PHOTOGRAPHIC EVIDENCE: PESKY COULD BE MORE THAN PESKY … plus … THREE ITEMS FROM THE LAND OF THE LOST, ALSO KNOWN AS THE TOWN OF LENOX
By DAN VALENTI
PLANET VALENTI News and Commentary
(FORTRESS OF SOLITUDE, WEDNESDAY, SEPT. 5, 2012) — A couple of quick points before launching into topics du jour.
First, tomorrow is election day. It’s extremely odd it should fall on a Thursday, and we shall see how this affects turnout. The two key races are the Democratic primaries for register of deeds (Harris, Pignatelli, Phillips) and Congress (Shein, Nuciforo, Neal). THE PLANET has endorsed Harris and Shein.
Second, THE PLANET has had an interesting and informative exchange with city council president, my Right Honorable Good Friend, Kevin Sherman, about the test of leadership presented by the council-mayoral battle over Spectrum Health Systems. We shall post that tomorrow.
THE PLANET recently published a tribute to
Mr. Red Sox, the late and great Johnny Pesky. Many of the tributes to Pesky stressed his gentlemanliness, but there was another side of Pesky that could be seen in the diamond, in the heat of play. As a player and later as a manager, Pesky could mix it up with the best of them, and he was never better — or more forceful — when sticking up for his players.
THE PLANET found this picture while fishing on the the net. The photo dates from 1961, when Pesky managed Boston’s Triple A ball club in Seattle, then known as the Raniers. We see Pesky (22) having to be restrained from going after Eddie Fisher, the pitcher for the other team. In the background to the left, you can see the startled look on the face of Dick Radatz, who, a year later, would move up to Boston and become the dominant relief pitcher in baseball.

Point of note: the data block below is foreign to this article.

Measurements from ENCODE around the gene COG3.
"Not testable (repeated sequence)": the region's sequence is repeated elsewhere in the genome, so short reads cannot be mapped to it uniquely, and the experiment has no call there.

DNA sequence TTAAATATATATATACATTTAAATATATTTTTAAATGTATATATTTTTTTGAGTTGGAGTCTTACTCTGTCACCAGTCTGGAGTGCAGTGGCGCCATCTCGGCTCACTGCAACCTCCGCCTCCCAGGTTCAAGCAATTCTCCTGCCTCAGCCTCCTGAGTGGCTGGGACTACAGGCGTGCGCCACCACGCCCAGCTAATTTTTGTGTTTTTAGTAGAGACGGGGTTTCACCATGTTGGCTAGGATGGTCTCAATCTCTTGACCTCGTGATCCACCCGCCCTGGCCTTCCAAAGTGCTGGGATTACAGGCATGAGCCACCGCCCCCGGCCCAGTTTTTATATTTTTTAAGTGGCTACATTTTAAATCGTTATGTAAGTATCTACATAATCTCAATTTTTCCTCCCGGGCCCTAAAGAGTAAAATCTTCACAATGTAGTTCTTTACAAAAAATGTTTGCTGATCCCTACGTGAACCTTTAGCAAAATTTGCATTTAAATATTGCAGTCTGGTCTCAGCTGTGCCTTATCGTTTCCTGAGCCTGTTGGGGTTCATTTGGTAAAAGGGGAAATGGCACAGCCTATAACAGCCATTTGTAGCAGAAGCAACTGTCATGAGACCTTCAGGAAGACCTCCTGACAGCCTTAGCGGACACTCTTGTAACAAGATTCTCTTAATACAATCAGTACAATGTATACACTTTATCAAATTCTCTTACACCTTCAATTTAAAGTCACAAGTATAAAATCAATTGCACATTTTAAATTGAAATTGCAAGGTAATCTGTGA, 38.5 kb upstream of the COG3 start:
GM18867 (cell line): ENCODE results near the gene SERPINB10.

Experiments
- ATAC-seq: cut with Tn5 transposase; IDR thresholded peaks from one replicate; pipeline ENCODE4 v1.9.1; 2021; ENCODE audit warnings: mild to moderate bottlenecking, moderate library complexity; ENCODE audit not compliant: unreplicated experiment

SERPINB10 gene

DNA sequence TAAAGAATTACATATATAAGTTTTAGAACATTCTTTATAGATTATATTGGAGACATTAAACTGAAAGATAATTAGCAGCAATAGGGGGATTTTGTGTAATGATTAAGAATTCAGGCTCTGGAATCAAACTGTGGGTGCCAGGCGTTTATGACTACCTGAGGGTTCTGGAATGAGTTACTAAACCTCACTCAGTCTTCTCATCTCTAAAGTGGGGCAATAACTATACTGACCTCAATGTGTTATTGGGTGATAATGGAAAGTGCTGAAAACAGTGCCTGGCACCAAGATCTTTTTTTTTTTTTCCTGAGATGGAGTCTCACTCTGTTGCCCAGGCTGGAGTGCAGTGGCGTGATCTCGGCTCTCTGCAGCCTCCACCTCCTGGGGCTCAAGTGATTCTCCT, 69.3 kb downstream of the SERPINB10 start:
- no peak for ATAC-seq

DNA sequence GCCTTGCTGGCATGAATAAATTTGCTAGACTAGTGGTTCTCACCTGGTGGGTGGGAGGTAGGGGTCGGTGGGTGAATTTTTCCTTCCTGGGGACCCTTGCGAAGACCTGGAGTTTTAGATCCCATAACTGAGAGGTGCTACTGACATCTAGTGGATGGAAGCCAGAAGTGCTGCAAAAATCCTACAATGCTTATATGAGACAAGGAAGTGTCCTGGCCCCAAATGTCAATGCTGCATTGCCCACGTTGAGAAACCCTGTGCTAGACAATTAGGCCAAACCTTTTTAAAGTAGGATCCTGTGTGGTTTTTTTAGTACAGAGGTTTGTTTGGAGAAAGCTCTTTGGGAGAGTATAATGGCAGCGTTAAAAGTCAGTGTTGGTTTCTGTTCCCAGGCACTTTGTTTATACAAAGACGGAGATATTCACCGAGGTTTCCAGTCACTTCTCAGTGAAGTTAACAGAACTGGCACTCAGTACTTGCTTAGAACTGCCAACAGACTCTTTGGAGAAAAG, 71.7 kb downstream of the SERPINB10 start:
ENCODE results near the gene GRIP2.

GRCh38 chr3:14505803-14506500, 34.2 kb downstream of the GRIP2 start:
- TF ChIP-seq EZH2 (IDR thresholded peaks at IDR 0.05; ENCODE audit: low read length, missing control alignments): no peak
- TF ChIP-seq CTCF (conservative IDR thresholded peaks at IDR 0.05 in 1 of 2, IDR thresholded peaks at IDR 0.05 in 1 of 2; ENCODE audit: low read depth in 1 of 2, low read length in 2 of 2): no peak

We got a kick out of this picture and thought you would, too.
LENOX LOVES DEMOCRACY … BUT NOT A WHOLE HECK OF A LOT
O Lenox, O Lenox, how THE PLANET longed to take you under our wing. But no, you had to sell out for the cheap dollar, ruin the Pittsfield-Lenox Road with the worst kind of suburban strip-mall development, and elect a series of scared, unimaginative town officials noted for catering to rich out-of-towners and ignoring your full-time residents.
Your disease, fortunately, has not spread south to Stockbridge, and though every once in a while Great Barrington suffers from a little of the R&R disease, they have pretty much managed to keep it in check. Pittsfield, which has tried hard to succumb to your illness, is oddly enough protected with a form of immunity that derives from an even greater official incompetence than you have.
THE PLANET notes as a case in point the ignorantly hopeful comments of Board of Selectman chairman Ken Fowler, who had to scold citizens from actually using the “open mic” portion of town meetings, for speaking their minds. Fowler loves democracy, but he’s not a fanatic about it.
The forum is “designed so people can come in and make a comment on something that isn’t on the agenda. Typically, we will listen to what people have to say. Sometimes, people get the idea that it is something that can turn into a major portion of the meeting, but it’s not.” Whether he decides as chair to allow someone to speak is “entirely up to the board.” That is, it’s entirely up to Fowler.
“Amen,” said his toadie, selectman David Roche. We didn’t know he was religious, a state that characterizes the ignorant when they try to explain unknowable (Bierce).
A close examination of Lord Fowler’s words shows how threatened he and the board have become of local input. His words convey the following points:
* The board sometimes does not, and will not, listen to what people have to say.
* Free speech at town assemblies must be limited to what pleases the Selectmen.
* Lord Fowler will shut you up if he deigns.